Prepared for Summer Break: Low Tech Summer Fun
Finally the sun has come out, flowers are blooming, gardens are growing, and school is out. Which means you have about a week or so before you start hearing “mom, I’m bored.” It’s a two edged sword. I love the camping, and road trips and swimming. But to be honest I really hate when school gets out. It throws off my groove. I have to try and get a new schedule, the longer days means my kids are up way to early and too late for my taste.
One of the things I’ve noticed is the TV and video games seems to have adverse side affects. They are great when I just want to get another hour of sleep or need to finish a project, but I really end up paying for it the rest of the day. They seem to store all that energy they would have normally used and then explode afterwards in both temper and activity. Its also addictive so they forget how to entertain themselves and thus rely on these more and more.
So this summer I’m taking a different route!
Being able to entertain yourself or survive without electricity or batteries is a skill that takes practice to develop and maintain. Its also a emergency preparedness skill. If you’ve witnessed the melt down of a battery run out, then you have a good idea of why its an important skill. Now is the perfect time to cultivate it and help boarden the horizons of your childs imagination, and develop talents and interests that have been hidden of buried by electronics.
TV/TECH Time Challenge
I’m not advocating ZERO TV, lets face it – quitting cold turkey is setting yourself up for failure. However, as with all goal setting, be SMART.
Plan the rules for your family. We allow one day a week (Saturdays) for 2 hours of basic TV free time. Decide whether you’ll have a timer (which many TV’s have built in) or if you are going to allow certain shows only to help them measure it themselves. Be flexible, there will be days when you need bribery or simply a shower and a movie is your last resort. Just be sure they don’t realize that’s the case. We also require video games to be played with someone, so there is still social interaction happening. Usually this means special one on one time with dad as I have 2 left thumbs and am virtually uncoordinated.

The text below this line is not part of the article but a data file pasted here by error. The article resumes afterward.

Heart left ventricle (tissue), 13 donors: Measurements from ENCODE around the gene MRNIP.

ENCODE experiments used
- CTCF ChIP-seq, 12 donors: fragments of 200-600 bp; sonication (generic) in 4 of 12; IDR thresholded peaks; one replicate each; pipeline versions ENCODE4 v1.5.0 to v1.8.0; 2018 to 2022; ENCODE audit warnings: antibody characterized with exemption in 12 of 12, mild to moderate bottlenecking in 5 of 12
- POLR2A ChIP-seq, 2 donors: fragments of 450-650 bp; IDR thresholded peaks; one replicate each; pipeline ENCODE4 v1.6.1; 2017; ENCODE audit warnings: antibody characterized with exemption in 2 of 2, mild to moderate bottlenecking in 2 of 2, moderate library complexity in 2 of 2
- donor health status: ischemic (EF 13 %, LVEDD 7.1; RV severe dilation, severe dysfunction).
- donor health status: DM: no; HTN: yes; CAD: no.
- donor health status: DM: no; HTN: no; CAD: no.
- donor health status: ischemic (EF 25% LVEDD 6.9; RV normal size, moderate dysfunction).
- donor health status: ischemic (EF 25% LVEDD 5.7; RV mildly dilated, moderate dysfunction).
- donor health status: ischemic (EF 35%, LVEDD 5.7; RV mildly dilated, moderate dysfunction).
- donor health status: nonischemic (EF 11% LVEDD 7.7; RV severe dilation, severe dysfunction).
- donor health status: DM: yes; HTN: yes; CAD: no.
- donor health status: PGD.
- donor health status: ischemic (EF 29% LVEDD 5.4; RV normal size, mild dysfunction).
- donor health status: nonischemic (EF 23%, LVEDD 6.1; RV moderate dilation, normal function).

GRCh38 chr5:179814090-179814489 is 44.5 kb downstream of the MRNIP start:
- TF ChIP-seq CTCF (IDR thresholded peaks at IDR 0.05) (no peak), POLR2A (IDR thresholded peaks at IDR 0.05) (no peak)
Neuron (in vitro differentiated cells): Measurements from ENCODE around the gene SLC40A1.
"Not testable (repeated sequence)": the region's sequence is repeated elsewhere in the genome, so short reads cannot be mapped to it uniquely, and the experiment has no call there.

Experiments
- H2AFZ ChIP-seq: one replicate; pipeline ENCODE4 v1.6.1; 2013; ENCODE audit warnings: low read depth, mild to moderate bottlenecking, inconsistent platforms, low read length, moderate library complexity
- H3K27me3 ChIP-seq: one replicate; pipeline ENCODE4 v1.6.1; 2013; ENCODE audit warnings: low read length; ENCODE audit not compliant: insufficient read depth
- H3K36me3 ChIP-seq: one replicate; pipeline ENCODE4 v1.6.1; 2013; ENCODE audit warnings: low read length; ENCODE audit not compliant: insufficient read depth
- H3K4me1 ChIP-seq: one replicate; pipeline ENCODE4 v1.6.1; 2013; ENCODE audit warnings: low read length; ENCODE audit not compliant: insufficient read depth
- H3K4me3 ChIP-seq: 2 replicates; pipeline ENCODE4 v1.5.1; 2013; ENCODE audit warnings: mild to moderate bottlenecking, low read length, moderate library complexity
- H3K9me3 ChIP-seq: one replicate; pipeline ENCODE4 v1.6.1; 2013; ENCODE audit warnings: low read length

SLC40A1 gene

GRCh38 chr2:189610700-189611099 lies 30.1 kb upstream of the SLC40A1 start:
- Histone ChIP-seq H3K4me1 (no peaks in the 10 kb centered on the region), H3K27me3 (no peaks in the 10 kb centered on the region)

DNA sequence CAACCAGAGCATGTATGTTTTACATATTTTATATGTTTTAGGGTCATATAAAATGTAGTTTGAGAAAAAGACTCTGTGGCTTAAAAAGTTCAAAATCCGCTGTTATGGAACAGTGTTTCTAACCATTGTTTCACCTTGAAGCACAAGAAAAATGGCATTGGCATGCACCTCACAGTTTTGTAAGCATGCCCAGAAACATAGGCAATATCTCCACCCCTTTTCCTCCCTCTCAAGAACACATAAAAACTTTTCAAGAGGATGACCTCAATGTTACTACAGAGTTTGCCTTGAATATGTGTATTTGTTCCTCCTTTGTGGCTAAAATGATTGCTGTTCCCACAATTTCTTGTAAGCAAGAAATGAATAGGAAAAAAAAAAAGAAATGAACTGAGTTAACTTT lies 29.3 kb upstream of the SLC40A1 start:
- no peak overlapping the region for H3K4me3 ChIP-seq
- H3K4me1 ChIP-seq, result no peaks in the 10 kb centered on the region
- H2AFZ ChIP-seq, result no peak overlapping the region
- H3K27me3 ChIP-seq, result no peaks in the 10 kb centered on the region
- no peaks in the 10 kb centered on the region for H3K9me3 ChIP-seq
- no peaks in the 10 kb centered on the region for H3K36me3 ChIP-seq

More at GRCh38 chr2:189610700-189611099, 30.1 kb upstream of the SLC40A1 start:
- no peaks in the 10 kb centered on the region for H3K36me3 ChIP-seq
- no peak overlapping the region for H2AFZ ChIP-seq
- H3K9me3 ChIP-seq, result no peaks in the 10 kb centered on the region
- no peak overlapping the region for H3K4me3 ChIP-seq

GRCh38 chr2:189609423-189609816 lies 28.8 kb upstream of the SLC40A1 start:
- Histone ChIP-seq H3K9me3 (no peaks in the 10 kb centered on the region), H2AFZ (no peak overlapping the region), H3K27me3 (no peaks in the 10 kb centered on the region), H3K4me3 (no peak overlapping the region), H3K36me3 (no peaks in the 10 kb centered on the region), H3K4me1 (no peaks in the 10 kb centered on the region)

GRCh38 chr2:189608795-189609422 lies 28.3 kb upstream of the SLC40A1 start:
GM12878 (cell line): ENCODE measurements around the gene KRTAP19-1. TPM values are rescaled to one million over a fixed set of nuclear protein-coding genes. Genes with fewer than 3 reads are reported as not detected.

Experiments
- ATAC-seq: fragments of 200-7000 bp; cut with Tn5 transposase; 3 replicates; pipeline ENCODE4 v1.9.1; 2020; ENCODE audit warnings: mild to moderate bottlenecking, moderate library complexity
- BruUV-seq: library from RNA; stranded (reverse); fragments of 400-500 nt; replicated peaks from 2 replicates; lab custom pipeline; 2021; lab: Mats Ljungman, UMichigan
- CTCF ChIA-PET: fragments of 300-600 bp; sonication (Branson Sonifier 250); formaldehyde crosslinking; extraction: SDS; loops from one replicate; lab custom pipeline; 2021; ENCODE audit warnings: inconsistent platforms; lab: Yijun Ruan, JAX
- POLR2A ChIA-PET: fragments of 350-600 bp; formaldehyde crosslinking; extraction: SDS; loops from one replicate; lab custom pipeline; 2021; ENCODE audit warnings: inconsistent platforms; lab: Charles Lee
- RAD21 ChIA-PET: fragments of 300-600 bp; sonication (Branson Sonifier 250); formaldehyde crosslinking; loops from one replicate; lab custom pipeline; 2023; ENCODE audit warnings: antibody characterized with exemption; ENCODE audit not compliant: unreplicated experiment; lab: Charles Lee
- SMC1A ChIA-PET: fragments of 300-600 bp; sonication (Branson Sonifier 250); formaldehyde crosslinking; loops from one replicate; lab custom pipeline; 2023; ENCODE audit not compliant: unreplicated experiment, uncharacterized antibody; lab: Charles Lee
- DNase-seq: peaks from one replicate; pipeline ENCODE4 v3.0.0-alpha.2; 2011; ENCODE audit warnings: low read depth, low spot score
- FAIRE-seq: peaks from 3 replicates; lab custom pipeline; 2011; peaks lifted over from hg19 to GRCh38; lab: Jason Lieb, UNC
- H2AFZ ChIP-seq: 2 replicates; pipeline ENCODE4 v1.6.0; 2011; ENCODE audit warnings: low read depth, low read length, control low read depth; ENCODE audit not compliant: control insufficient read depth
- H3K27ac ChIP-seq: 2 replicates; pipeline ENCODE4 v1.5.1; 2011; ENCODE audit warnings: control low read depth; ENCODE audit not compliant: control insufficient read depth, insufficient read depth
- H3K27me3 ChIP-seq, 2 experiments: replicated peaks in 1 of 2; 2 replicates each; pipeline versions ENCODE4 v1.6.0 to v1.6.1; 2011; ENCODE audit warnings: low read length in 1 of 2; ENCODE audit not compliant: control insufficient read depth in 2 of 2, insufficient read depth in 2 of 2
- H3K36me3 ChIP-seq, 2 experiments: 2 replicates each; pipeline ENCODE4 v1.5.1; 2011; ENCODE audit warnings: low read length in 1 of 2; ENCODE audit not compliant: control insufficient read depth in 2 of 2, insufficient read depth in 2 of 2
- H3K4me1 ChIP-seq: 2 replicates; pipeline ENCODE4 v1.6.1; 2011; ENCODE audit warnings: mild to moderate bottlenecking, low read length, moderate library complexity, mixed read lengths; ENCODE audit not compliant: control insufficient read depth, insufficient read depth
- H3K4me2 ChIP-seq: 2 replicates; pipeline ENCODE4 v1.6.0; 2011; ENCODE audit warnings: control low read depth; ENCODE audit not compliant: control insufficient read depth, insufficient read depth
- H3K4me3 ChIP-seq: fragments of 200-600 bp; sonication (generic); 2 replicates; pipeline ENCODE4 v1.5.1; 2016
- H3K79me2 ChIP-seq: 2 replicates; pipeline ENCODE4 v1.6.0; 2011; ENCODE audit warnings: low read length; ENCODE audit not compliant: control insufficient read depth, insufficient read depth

When TV becomes a family activity instead of mindless watching it can become a tool for family bonding and learning rather than babysitter. Watching a movie together as a family, especially one that stimulates a lot of discussion, can be a valuable family tradition. Give them the option to earn TV/tech time. My sister-in—law has a marble points system, it works like money. Certain chores and activities are rewarded with a set number of marbles, which can be traded in for certain privileges which include things outside TV watching and video games, like a movie, date with dad, or Lego sets. Be sure that point limits are something they can realistically get without becoming discouraged.
Review the plan with your family, allow them to negotiate the terms. Giving them a say will give them a greater sense of responsibility in executing it. It also gives them no ground to stand on for arguments. Have them also plan a calendar of events or activities to help them have things to look forward to. As a family create a list of alternative activities and post them on/near the TV and computer. It helps with TV block (which is like writers block in that they can’t come up with an idea to pass the time).
The War on Summer Boredom
Prepare for alternative forms of entertainment. Don’t just rely on the toys in the toy box. Bring in some unexpected surprises:
- Crafting kits
- Special outings
- Hold back new books
- Schedule play dates
- Make games
These simple things will bring variety to your days and give you more ammunition in the war on summer boredom. Sign up for local reading programs through your library and schedule weekly library visits. Get a local visitors guide to find out what’s happening in your own backyard. We’ll be posting an idea a day on Facebook for fun activities and outings to do with your family that doesn’t include TV, computers or video games. Although occasionally a cool family movie night idea will be posted (Movies can be a gateway to history and new cultures).
Throughout the summer we’ll also be sharing camping and traveling information to enhance your summer vacation time. Look for future posts on theme weeks and activities as well. Our goal is that through this challenge your family will develop the skill of entertaining themselves, make new discoveries about themselves and the world, and broaden their horizons and imagination.
Most importantly we hope it brings you closer together as a family.
Let the summer fun begin!
For more reasons to go low tech read this article from AACAP
Shared with: Everything Summer Link-Up
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Tyra Baird from Oregon simply lives a lifestyle of preparedness and has a passion for sharing it. She received a Bachelors from BYU-Idaho in Child and family studies, and Home and family living. As a stay at home mom of 6 children under the age of 10, she considers herself an expert in man-made disasters and daily coping. Emergency preparedness and self reliance has been a way of life since she was a child (her mom was in the Teton Dam flood as a teen and her dad’s just paranoid). Tyra and her husband have embraced preparedness wholeheartedly. She’s been in a tornado, tropical storm, flooding, snowed in twice, severe storms, and slept through a few minor earthquakes. All of them were pretty mild. Tyra is a self proclaimed nerd who simply enjoys reading, researching, writing, teaching, and public speaking.